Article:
1

I'm trying to create a script for automatic device creation. I'm pretty far already, but I am stuck at one point.

The source file looks like this:

dev1 size 1024
dev2 size 1024
dev3 size 1024
dev4 size 512
dev5 size 512

In the script the source file is the variable $INVFILE. Then I issue the command

cat $INVFILE | awk '{print $3}' | sort | uniq -c

Which gives the following output:

   3 1024
   2 512

I want to use this output in the following command, so that it uses the different sizes, and their counts (for this example I'm using the first line only, but in the script I want to use both lines in a sort of "for i in" function).

create dev count=3 size=1024MB

How can I do this in the script? And is there an easier way instead of the "for i in" function?

1
  • 1
    Note that awk can take a file as an argument, there is no need for cat there. You could just do awk '{print $3}' $INVFILE. This is what is known as a UUoC.
    – terdon
    Commented Jun 1, 2016 at 14:53

3 Answers 3

4

awk can do all the job.

try

awk '{ d[$3]++ ; } 
     END { for ( c in d ) 
        printf "create dev count=%d size=%dMB\n",d[c],c ;}' $INVFILE

and if it work :

awk '{ d[$3]++ ; } 
   END { for ( c in d ) 
         printf "create dev count=%d size=%dMB\n",d[c],c ;}' $INVFILE |
bash
3
  • +, but very complicated for a beginner...
    – gerhard d.
    Commented Jun 1, 2016 at 14:50
  • I agree. A very personnal point of view is to avoid useless pipe and multiple command. however the best command is the one you understand. (specially if you are the one responsible for it).
    – Archemar
    Commented Jun 1, 2016 at 14:52
  • @agc OK to break one line, but keep awk line in pattern { action} at least.
    – Archemar
    Commented Jun 1, 2016 at 20:45
0
awk '{print $3}' $INVFILE | sort | uniq -c | \
while read a b ; do \
    create dev count=$a size=${b}MB ; \
done

for only uses one list item per loop cycle, while read x_1 x_2 x_3... uses however many x_ns there are, (but never more items than happen to be in one line of the input file).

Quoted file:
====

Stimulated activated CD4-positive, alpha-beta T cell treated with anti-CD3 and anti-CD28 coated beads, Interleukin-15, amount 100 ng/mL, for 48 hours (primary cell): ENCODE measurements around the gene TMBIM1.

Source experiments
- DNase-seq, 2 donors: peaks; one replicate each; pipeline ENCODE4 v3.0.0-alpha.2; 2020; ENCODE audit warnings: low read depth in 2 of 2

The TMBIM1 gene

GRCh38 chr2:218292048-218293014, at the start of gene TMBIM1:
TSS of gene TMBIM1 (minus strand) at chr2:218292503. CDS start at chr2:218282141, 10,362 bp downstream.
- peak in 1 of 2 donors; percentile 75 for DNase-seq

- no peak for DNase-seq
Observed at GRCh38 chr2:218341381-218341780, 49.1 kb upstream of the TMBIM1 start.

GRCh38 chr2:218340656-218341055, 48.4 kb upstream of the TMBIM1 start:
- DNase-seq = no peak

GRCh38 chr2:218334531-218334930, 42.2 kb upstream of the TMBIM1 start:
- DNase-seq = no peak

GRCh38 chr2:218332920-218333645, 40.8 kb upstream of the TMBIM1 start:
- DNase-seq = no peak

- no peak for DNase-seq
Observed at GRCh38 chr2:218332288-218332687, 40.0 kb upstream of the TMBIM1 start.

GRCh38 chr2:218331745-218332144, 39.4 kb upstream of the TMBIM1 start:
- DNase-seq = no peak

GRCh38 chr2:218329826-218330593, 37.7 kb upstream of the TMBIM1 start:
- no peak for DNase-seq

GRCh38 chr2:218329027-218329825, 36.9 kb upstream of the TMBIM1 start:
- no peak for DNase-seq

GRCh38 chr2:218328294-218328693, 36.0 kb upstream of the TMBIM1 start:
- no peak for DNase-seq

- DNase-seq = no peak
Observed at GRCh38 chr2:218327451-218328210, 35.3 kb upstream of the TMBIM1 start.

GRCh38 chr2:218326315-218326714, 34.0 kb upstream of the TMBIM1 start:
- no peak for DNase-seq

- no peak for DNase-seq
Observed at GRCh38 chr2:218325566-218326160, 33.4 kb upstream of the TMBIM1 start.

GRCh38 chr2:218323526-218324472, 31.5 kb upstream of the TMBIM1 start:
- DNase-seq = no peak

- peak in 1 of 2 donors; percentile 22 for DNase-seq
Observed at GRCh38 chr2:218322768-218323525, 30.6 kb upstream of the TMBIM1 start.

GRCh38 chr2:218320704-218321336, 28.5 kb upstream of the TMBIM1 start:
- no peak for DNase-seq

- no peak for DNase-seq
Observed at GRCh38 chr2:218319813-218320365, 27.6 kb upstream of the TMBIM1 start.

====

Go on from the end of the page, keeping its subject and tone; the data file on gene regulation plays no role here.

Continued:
Note, if any of the input had more than two columns, change 'read a b' above to 'read a b c' -- the $c wouldn't be used in the loop, but it prevents read from assigning the rest of the line to $b.


The first line of pipes can be swapped out with datamash, with $a & $b swapped in the loop:

datamash -W -s -g3 count 3 < $INVFILE | \
while read a b ; do \
    create dev count=$b size=${a}MB ; \
done
3
  • Just to be sure. The while read function will run the command for every line in of the output? I will give it a try. Thanks!
    – Marty
    Commented Jun 1, 2016 at 14:36
  • Yes while read runs for every input line.
    – agc
    Commented Jun 1, 2016 at 15:19
  • This was excatly what I needed! Thanks all!
    – Marty
    Commented Jun 1, 2016 at 15:34
0

First of all, the 'uniq' - command has an option for ignoring n columns: '-f N'.

Afterwards you may put fields from an input into variables with 'read'.

So in total, the following command will pick the needed information from all lines of the input file:

cat input.txt | uniq -f2 -c | while read a b c d; do echo "command $a $d" ;done

Substitute "echo ..." with your command.

5
  • 1) Needs sort before uniq as per OP spec, (sorted by field yet). 2) Useless cat.
    – agc
    Commented Jun 1, 2016 at 15:28
  • @agc - isn't your answer using an equally useless cat ? Commented Jun 1, 2016 at 15:45
  • @don_crissti, : Yes, and with intent. It's the OP's useless cat, the goal being to ease the for vs while learning curve. OTOH gerhard d. is going for the full Monty with the most minimal command, so he should "put out the cat". I can revise my answer, (or add a minimalist addendum), but since it's gerhard's idea, he ought to have a few days dibs.
    – agc
    Commented Jun 1, 2016 at 16:15
  • @agc - you can't be serious ! Commented Jun 1, 2016 at 16:21
  • @don_crissti, lets focus on the code, not the coders.
    – agc
    Commented Jun 1, 2016 at 16:29

You must log in to answer this question.

Not the answer you're looking for? Browse other questions tagged .